Organized Play Tournaments are when players must bring their own cards to the event, and build their deck with nothing but their own cards. They must build their decks accordingly to the chosen format the event has decided to run (e.g. 6v6 Masters) and then play other players in order to earn a spot into the top players. After a set number of rounds, matches become single elimination, until the top four. After top 4, a winner will have been declared and wins said prizes(*).
Sealed Deck Tournaments are when players must pay an entrance fee in order to get into the tournament, always. After the sign-up, each player is normally given 1 starter deck and 5 booster packs, which then they must build a deck (using only those cards) accordingly to the chosen format the event has decided to run and then play other players in order to earn a spot into the top players. After a set number of rounds, matches become single elimination, until the top four. After the top four are decided, a winner will be declared and wins said prizes. Prizes are given to all players; however, the top players are awarded more prizes.
Like most trading card games, booster packs are sold to distribute cards. The booster packs of this game contain nine cards per pack, which includes two foil cards. The current MSRP for the booster packs is $3.99. Two covers were originally made, one with Blugon and Khugar on it, and the other with Ibiaan and Siado. The covers for the Zenith of the Hive set are Kelvedran and Illexia, while the covers for Silent Sands feature Melke and Gnarlus. All the Dawn of Perim and Marrilian Invasion booster packs contained two rare cards in every pack, but as of Alliances Unraveled there are three rare cards in each pack.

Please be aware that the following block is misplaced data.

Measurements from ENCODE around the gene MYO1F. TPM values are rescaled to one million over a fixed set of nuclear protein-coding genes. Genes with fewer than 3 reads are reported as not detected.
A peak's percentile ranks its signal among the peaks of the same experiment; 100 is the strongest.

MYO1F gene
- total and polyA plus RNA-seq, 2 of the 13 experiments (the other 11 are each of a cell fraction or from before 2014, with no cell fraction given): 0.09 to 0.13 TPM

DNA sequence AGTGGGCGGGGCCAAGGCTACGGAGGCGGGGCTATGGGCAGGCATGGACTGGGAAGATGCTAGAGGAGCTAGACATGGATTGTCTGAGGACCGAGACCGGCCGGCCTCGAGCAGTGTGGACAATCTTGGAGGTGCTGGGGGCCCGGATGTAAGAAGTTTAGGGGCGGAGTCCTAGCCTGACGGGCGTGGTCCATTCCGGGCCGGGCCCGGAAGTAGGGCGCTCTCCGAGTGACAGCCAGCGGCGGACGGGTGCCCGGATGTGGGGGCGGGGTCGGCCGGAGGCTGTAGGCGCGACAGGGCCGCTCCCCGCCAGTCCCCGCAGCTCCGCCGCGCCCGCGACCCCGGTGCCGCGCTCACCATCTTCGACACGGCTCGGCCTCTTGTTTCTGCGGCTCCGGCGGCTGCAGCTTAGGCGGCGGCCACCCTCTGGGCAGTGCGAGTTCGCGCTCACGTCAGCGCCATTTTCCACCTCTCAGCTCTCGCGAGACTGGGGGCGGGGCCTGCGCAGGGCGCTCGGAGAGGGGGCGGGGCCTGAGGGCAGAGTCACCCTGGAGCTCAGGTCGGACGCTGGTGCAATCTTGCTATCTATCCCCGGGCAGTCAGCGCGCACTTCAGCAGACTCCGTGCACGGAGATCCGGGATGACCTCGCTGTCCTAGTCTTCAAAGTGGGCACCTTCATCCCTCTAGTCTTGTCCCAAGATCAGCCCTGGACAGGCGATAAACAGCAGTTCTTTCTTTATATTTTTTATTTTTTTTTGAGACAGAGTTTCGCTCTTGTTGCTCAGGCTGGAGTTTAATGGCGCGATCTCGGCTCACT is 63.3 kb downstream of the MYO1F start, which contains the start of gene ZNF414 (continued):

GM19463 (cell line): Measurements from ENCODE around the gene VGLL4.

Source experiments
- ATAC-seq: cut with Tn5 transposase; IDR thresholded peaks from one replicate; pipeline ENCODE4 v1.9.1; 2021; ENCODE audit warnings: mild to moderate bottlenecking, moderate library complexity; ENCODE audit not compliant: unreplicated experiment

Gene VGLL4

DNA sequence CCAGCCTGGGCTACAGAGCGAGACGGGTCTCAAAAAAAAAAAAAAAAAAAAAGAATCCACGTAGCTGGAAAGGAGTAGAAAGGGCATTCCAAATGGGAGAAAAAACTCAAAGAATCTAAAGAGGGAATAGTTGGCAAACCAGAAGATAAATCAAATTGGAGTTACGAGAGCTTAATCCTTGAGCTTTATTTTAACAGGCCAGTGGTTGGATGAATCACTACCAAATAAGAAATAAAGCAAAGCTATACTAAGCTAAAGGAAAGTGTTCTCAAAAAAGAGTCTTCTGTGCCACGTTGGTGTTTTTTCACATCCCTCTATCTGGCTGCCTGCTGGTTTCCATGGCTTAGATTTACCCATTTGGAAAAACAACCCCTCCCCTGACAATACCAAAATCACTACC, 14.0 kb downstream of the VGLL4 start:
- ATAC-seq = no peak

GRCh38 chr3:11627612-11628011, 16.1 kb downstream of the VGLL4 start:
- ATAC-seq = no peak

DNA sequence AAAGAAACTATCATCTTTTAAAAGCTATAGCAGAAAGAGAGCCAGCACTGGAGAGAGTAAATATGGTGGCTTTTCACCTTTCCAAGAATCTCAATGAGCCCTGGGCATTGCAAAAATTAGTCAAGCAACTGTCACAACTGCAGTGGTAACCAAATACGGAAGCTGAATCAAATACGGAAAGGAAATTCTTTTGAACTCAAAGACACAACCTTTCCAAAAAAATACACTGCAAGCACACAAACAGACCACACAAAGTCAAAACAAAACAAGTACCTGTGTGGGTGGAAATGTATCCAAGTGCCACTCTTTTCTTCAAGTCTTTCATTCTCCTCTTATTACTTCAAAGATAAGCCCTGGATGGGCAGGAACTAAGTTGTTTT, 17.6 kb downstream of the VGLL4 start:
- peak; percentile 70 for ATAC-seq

Two starter decks were released along-side the initial set, "Dawn of Perim: Overworld" and "Dawn of Perim: Underworld". As their names suggests, the decks contain only one type of creature card. Each starter deck contains: 52 cards (although only 48 cards would actually be used to play the game), with two nongame cards within the 52 cards; rulebook, and gamemat. Four new decks (one for each tribe) were released with M'arrilian Invasion set in September 2008. Unlike Dawn of Perim and M'arrillian Invasion, Secrets of the Lost City dose not show the tribe of the starter deck on the box. Each starter deck contains three rare cards and one super rare card, chances being a one out of five that the super will be replaced with an ultra rare card.
Two promotional cards, Rothar and Blugon creature cards, were given out at the New York Comic Con. The Chaotic Prima Official Game Guide, will also include a promotional Raimusa card.
Giant Promo cards were given away at FanExpo 2007 to those who were interested in Chaotic.
In 2008, new Antidaeon promo cards were given at some 2008 events which featured chaotic.
If you enter three tin cards you will get an exclusive Prince Mudeenu, Champion of the Guard Online.
A promotional version of Tangath Toborn: Overworld General was given away at Forged Unity Pre-Release events
A promotional version of Kolmo: Purified was given away at Alliances Unraveled Pre-Release Events
Chaoticgame.com announced that two demo decks, playmats, and a rulebook can be provided free at the Chaotic Website in PDF format to give players a chance to learn and play the game before purchase. The demo cards have no chaotic code- thus cannot be submitted online- and have a "DEMO" watermark over each card's image.